Just across I-30, Texas Discovery Gardens at Fair Park has seven atlas moths on display in the butterfly house right now, and they only live about a week, if you want to see them.
The first three moths emerged Saturday, Aug. 24, and four more emerged yesterday, Aug. 27.
“This is extremely rare,” says spokesperson Sarah Gardner. “We have received less than a dozen atlas moths from our supplier in Malaysia over the past year. Atlas moths live a week or less once they reach their adult stage since they lack mouthparts to feed. Once they emerge, they mate and females lay their eggs, living off of fat reserves from their larval, or caterpillar stage.”
Since they do not need to feed, Texas Discovery Gardens staff members gently remove the moths at 5 p.m. each day and place them inside an enclosed area in the Insect Lab, Gardner says. Staff then place the moths back on display inside the butterfly house the following morning.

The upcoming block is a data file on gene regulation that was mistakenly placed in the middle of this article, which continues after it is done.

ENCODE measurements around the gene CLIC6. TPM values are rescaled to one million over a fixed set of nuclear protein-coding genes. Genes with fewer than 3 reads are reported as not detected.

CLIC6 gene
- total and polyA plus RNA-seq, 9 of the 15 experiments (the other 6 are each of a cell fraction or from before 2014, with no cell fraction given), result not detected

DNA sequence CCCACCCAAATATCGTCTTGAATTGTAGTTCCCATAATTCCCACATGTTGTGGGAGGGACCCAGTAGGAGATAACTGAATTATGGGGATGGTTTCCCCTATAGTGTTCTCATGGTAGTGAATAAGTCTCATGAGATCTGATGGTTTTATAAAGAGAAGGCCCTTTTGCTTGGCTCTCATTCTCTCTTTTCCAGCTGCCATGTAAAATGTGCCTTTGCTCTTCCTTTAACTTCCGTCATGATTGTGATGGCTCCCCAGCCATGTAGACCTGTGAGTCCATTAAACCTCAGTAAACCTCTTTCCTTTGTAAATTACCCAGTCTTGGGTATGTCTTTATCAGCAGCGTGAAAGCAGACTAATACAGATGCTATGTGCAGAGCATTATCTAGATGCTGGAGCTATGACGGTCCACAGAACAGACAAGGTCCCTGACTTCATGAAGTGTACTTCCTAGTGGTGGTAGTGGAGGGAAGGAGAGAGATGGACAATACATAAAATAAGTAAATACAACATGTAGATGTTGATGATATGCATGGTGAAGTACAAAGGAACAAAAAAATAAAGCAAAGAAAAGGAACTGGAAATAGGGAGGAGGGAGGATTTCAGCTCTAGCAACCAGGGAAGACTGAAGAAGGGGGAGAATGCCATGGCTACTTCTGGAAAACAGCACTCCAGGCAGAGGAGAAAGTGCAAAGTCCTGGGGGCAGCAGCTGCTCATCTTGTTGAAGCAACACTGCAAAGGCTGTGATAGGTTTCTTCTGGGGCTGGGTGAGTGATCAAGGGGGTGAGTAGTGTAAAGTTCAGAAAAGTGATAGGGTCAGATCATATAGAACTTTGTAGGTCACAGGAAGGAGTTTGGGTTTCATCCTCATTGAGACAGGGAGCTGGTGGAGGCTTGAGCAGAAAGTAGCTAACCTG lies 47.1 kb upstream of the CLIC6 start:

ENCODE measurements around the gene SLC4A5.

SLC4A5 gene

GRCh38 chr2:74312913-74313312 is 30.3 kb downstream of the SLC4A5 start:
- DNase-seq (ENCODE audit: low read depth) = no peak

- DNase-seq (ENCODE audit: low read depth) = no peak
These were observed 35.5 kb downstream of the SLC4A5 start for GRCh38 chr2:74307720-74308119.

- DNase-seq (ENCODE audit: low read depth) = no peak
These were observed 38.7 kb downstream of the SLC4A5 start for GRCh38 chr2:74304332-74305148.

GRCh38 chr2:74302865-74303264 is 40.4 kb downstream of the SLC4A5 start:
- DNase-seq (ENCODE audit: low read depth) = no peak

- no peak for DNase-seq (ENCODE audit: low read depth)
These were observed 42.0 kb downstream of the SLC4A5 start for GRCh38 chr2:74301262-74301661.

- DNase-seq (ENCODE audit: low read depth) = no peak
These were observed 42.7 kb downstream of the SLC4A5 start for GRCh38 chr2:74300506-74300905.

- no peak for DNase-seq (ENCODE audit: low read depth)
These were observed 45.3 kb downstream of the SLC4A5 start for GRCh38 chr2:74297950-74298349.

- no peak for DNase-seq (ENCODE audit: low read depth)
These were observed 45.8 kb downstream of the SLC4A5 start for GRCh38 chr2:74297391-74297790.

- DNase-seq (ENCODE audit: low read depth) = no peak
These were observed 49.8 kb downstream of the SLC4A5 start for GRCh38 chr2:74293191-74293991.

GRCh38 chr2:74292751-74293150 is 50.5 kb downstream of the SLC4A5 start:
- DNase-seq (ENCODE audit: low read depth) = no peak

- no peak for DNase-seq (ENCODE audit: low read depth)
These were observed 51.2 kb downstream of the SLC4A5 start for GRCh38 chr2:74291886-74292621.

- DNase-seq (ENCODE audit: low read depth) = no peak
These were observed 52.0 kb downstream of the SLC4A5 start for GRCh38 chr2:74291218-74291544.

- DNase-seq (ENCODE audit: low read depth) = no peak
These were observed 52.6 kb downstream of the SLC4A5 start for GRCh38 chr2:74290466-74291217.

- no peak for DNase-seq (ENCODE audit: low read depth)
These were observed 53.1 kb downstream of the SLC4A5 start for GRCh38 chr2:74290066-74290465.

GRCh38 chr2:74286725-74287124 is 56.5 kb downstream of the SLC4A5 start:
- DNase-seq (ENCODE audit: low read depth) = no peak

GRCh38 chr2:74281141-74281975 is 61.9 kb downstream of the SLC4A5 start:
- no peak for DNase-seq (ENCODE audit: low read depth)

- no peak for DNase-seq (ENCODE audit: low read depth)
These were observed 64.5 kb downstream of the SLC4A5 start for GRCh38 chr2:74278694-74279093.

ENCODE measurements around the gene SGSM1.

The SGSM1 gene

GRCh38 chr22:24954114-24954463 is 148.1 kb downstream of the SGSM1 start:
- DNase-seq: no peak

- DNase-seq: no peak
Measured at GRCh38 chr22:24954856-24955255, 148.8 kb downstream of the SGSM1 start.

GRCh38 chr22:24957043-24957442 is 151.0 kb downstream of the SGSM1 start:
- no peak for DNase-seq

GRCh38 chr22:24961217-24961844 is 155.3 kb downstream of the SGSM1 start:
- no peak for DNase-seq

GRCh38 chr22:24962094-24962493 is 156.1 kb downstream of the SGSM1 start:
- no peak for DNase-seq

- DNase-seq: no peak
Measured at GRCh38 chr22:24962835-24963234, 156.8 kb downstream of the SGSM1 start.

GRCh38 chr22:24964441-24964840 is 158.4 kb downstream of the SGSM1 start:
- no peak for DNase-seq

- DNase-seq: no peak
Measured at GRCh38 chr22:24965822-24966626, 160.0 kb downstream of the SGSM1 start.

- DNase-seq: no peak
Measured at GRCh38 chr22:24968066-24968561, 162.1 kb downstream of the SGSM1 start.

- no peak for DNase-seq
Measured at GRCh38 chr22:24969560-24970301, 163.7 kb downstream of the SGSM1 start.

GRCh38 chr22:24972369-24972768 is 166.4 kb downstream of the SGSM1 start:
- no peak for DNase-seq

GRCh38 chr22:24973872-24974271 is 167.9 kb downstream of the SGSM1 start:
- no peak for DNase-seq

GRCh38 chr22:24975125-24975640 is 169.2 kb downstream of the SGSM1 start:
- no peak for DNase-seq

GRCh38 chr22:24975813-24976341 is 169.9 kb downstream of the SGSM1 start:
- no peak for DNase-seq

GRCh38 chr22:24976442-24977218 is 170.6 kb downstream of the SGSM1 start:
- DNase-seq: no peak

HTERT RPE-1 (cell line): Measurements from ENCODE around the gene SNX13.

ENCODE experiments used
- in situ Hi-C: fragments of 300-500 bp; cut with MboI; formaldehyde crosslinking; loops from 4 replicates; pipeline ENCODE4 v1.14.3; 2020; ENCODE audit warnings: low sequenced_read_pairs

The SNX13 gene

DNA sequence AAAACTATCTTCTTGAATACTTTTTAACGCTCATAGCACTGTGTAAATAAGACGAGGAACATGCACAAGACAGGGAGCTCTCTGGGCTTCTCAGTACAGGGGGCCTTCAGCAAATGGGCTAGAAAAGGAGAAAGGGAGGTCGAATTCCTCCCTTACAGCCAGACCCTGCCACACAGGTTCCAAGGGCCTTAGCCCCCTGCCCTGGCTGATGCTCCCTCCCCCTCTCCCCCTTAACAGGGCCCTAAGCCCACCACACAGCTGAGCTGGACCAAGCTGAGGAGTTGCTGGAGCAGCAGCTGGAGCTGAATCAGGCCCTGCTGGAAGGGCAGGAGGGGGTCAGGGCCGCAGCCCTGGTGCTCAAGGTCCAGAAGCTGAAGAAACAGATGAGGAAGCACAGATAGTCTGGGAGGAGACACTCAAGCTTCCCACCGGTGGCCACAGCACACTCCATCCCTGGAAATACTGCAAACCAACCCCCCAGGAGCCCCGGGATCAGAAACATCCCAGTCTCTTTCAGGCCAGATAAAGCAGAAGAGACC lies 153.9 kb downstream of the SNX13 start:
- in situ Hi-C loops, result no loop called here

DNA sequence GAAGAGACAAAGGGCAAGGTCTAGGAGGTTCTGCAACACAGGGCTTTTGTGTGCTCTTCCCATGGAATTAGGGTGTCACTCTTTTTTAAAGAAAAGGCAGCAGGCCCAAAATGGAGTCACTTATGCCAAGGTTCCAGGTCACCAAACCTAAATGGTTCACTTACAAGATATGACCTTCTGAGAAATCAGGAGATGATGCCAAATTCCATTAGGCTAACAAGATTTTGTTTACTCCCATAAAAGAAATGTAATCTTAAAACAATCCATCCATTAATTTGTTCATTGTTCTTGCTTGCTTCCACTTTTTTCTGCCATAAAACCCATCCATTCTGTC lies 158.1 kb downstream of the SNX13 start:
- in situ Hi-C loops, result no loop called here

“These moths are nocturnal and rarely move during the day, which makes for great photo opportunities,” said John Watts, Texas Discovery Gardens Entomologist. “We remove the moths daily so they won’t fly off and hide during the day in the leaf litter, where they are supremely camouflaged.”
If you would like to see the moths in person, visit the Gardens by the end of the week, if not sooner. The Texas Discovery Gardens are at 3601 Martin Luther King Jr. Blvd.
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